I have a Best Buy Insignia TV with the Fire TV OS built-in, and it’s noticeably than any of my other TVs that all have Fire Stick 4Ks. Could just be that model, but we know that if you keep the TV long enough you’ll be way behind the curve compared to the separate Fire Sticks, so I’m of the mind that I’ll never buy another TV with a built-in OS like that.
Curious, though, would attaching a separate Fire Stick work or would the built-in OS insist on being the only interface allowed? Anybody try this?
Hahaha – yup, just change the input :-) Just read my post below :-)
Cool. I’m going to try that. The Fire TVs are so cheap compared to others of similar specs, so I assume that Amazon is either taking a loss or subsidizing them in some way. But I didn’t want to end up with another frustrating TV. I’m going to test this with my Insignia and see if I notice a difference. Thanks!
The concept of the “dumb” TV without a built-in OS is essentially dead now. That’s because it is literally cheaper to make a smart TV than to make a dumb TV because the smart TV continues to generate profit after it is purchased, due to ads and content purchases on the OS. The question is no longer whether you should buy a dumb or smart TV. It’s more about making sure the TV will degrade well enough when you eventually need to just connect an external streaming device to it. All Fire TV Smart TVs, except for the 2017 ones made by Element and Westinghouse, let you turn a setting on that will power on the TV to the last input, so you never have to see the built-in OS if you don’t want to.
Thanks. That’s good to know. I didn’t think about a setting like that. I’ll have to look for that.
Of course, they did – I just bought a 65″ U8G. Thankfully I have a Fire Cube, so I get to benefit from the Fire TV interface. I had to disable the Google feature because it kept switching inputs on me, and I’d be stuck with the Google interface until I went back to the Cube input :-) I prefer Alexa.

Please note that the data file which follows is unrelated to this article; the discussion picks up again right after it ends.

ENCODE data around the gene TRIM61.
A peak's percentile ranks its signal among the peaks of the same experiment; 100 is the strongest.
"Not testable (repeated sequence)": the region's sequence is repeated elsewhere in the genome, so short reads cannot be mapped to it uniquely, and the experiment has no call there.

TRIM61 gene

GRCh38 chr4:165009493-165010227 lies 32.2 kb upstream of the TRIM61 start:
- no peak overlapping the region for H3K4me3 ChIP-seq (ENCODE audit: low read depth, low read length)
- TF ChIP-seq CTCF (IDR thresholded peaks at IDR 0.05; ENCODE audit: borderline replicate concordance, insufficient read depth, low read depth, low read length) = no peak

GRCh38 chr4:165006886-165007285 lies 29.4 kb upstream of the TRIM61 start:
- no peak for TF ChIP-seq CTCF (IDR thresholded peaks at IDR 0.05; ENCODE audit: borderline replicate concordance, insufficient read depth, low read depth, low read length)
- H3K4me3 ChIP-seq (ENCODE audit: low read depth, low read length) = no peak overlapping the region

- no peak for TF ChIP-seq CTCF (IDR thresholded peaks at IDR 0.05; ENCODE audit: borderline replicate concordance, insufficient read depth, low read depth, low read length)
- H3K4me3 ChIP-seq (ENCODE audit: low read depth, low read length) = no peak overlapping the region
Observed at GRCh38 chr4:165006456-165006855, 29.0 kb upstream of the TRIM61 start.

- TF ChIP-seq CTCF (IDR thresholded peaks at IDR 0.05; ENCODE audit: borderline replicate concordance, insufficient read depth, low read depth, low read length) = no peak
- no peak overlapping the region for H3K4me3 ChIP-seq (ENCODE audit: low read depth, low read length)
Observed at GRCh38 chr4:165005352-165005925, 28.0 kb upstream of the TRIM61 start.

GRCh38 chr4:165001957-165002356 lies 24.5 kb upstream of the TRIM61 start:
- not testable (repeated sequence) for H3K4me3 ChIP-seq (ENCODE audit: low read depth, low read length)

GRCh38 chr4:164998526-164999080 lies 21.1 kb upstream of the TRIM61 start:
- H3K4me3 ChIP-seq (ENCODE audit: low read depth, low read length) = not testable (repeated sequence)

Doses it have Dolby Atmos. Unless I missed it in Your Description of the Tvs. It Dose Not Have Dolby Atmos, DTS Master. Etc.
Like most TVs, it’ll pass Dolby Atmos through the HDMI ARC port to your surround sound system. The TV itself does not process Dolby Atmos.
Anecdotally, a relative of mine just bought the Insignia 65″ F50 series TV, which, as mentioned, also has the QLED technology, and the picture quality is absolutely stunning for a sub-$500 TV.
My issue, if you want to call it that, is this: I’d sure like to purchase the Amazon Omni 75″ 4k tv, but I don’t pull the trigger with it because of some of the set’s current poor specs. I wonder if Amazon will have an improved version of the Omni by at least Thanksgiving of this year. If so I will make my purchase of it in a NY heartbeat. ♐
I have two Hisense smart HDR 4K tv’s, and the picture on either tv is just fine. But also I use the fire stick and the fire cube and even do they both are smart, they both have Amazon prime built in. I still use my fire tv devices to do my streaming. On broadcast tv and any sports on live tv is amazing in 4k. No issues with gaming on either Hisense Tv. In my opinion never need to look at any other brand, Hisense is perfect for me.
Yes they do have a good name and are advertised and mentioned by the presenters on foxes sports australia.
Bought 395.00 hisense 50 inch Super bowl discount specifically for the bedroom!
Absolutely fantastic bang for the buck. Watch for 15 to 45 minutes in mornings and same at night.
Great Picture, and works well with the fire stick. Bright, sharp,clear picture! Not perfect but perfect tv for me.